An excerpt from
The Violence of Peace: One Year in the Pacifica Bubble
by Adam Rice
I write not as lead organizer for the LA Anti-Eviction Campaign, nor as Community Relations Coordinator for KPFK, but as an individual. My opinions don’t necessarily represent any other individual or organization. I’m about to tell you some hard truths from my personal experience working in what’s supposed to be a pacifist, community-based radio station.
Over the last seven months I haven’t seen movement by the new board majority to “Strengthen” KPFK. No, I’ve observed several moves to weaken KPFK and Pacifica. One of the first motions they pushed through was to support one side of the disputed election at WBAI in NY (who are suing Pacifica). A second, passed despite written statements from 2 foundation lawyers, said KPFK should adhere to a Federal Trade Commission regulation that Pacifica is actually not governed by, as a non-profit not involved in sales. This regulation would open Pacifica to fines of $16,000 for every thank-you gift not delivered within 90 days. The idea this rule governing for-profit mail order businesses applies to Pacifica traces back to a rambling, failed lawsuit filed and later withdrawn by Gary Null at WBAI. However, almost immediately after the withdrawal of this suit, another was filed by Null-backer Steve Brown and Robert Young, batting around the same FTC regulation. Ironically, Brown made a fortune in mail-order, yet in his decade-long association with Pacifica, at the station with one of the worst premium-fulfillment records, he’d never mentioned this regulation as a point of concern. The new KPFK LSB majority immediately drafted a motion that supports the lawsuit.
Supporting lawsuits filed by others against Pacifica hasn’t been the full extent of their failure. For example, the LSB majority’s Ali Lexa, former full-time KPFK webmaster, helped push a motion onto the agenda to rehire him to maintain what had for years been acknowledged as Pacifica’s worst-looking and poorest-functioning website. Since his departure with full severance, the website has been maintained by our general manager in her spare time, and despite a few early problems, it now functions well, and has been reformatted for mobile devices, something Lexa never did, though most of our web traffic is from such devices.
While using the board you’re on to get re-hired may be unethical, it isn’t illegal. The KPFK Local Station Board is a committee of the Pacifica National Board, so only members of the national board, elected from the LSBs, are directors of Pacifica and subject to the California corporation code. This brings us to current PNB members Jan Goodman and Grace Aaron. In April 2016 Yeakey v. Pacifica was filed in Alameda County Superior Court. The named attorneys on the complaint were Jan Goodman, and the offices of Mandel and Manpearl, the law firm of Jan’s husband.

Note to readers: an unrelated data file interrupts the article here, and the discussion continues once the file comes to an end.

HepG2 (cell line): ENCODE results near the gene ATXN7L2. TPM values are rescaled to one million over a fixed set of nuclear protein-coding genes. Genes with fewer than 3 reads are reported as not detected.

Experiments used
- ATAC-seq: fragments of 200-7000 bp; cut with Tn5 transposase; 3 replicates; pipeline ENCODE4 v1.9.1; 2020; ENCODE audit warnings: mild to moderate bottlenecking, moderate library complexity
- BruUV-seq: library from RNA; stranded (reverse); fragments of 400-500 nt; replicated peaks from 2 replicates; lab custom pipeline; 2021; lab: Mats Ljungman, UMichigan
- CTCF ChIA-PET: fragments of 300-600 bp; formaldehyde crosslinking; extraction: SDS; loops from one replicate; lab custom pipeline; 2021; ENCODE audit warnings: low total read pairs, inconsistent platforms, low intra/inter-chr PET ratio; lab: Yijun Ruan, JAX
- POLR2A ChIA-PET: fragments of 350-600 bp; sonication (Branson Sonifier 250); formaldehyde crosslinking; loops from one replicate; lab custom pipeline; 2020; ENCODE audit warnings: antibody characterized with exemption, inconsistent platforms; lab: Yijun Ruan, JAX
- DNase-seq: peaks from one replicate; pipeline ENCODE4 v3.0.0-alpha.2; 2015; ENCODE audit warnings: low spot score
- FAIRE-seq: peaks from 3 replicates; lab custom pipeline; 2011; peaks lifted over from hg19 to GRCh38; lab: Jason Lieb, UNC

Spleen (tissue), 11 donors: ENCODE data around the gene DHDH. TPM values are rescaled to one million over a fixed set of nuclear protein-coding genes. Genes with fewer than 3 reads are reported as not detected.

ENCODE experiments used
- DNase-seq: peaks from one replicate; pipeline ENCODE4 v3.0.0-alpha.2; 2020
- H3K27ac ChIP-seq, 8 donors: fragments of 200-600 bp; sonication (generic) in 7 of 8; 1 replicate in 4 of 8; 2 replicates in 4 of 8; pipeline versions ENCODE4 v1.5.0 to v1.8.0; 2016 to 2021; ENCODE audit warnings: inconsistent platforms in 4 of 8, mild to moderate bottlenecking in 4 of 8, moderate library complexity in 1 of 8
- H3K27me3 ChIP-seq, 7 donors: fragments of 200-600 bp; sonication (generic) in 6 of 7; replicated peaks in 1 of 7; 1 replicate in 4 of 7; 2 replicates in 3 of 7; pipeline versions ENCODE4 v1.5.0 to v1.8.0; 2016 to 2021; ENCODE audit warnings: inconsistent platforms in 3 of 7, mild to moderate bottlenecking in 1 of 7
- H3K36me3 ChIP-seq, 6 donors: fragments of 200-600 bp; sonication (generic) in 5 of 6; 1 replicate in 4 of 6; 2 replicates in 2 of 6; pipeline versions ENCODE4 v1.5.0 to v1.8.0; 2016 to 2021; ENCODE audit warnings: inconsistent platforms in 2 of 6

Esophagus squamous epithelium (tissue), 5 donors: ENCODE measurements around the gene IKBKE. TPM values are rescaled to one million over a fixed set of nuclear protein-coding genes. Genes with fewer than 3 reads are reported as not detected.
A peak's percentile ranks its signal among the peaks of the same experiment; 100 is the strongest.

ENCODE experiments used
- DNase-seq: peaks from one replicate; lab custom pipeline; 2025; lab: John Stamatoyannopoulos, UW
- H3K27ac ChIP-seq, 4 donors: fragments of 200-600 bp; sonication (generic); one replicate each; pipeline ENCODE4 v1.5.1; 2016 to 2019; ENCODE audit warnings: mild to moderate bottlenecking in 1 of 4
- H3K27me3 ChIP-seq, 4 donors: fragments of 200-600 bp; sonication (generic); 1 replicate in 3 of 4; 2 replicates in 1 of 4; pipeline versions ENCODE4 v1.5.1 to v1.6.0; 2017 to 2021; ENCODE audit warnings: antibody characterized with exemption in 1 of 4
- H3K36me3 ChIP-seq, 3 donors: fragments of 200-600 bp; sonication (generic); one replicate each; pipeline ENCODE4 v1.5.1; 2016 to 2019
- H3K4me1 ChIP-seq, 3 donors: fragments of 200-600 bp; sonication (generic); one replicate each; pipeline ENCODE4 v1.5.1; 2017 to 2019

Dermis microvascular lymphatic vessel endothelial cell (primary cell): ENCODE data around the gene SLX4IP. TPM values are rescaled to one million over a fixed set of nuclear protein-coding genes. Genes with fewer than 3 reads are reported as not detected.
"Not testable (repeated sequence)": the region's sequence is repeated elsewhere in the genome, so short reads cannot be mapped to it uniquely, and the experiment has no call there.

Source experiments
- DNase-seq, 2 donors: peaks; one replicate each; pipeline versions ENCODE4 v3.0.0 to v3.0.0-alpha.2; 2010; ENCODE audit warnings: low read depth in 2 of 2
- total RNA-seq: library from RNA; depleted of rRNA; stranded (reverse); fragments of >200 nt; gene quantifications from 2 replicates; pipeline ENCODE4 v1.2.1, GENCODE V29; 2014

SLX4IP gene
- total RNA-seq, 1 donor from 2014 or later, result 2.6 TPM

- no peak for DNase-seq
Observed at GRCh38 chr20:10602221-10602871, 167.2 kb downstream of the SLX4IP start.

Goodman and Aaron constructed a motion to settle said lawsuit without litigation, and put it to a vote of the LSB. Goodman laid out the causes of action for the case in public session, then excused herself before the vote, saying she had another appointment. She neglected to disclose her direct connection to the case. Grace Aaron, whose Social Uplift Foundation has been soliciting legal fees for both the CA and NY lawsuits under the label of the Clean Up Pacifica Project, did vote for the motion. Is Social Uplift collecting a fee on those donations, as most fiscal sponsors do? The evidence points to both these directors being in violation of California Corporation Code section 5233 by using their office to perpetrate a self-dealing transaction. By taking actions which they’re aware will harm Pacifica, they’re in violation of section 5231, their duty of care.
Family, listeners, ask yourselves, are these people who you want governing your radio station? Those who rely on Pacifica for a living, are these the people you want governing your family’s survival? Read their platform, do you see any plan — other than doing the same thing that has cost us thousands of members and listeners, and hundreds of thousands in donations, over the last decade? They want same-sounding strip programming that doesn’t welcome grassroots voices of a new generation of colorful people making a better world. They’re the party of “No” to every progressive change and innovation to bring the station into the community, and the community into the station, which is needed to save KPFK and Pacifica.
In the words of current GM Leslie Radford from a 2007 article, “KPFK: Welcome to the Madhouse,” dealing with these same people running the same game a decade ago: “KPFK is your legacy, you’ve earned it through your struggle …in your communities. Learn what KPFK was, dream of what it could be–the most powerful radio signal west of the Mississippi, capable of mobilizing people …from Santa Barbara to Riverside to San Diego. The doors are open. Take over KPFK. Claim it, own it, make it yours.”